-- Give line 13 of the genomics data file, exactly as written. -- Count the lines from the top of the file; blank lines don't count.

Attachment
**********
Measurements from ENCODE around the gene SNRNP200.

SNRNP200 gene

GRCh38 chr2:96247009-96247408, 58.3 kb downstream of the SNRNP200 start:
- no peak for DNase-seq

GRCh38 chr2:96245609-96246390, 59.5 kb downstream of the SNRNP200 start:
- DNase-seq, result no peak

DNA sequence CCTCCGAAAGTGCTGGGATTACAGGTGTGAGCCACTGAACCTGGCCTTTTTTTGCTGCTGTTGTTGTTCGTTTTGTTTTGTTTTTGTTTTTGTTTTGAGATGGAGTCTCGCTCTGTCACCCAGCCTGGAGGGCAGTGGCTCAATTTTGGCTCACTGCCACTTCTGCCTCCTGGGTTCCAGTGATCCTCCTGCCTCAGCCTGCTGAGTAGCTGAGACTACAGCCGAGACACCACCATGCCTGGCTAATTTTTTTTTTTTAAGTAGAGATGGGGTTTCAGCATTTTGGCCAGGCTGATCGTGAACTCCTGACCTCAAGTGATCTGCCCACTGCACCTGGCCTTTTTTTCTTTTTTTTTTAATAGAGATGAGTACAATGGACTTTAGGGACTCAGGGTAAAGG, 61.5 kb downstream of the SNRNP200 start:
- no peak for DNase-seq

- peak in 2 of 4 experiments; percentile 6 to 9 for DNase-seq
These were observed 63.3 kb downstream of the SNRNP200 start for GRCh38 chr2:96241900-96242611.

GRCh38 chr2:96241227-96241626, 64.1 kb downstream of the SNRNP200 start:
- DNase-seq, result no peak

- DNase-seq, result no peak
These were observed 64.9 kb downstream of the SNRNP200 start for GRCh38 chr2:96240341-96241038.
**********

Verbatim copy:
- DNase-seq, result no peak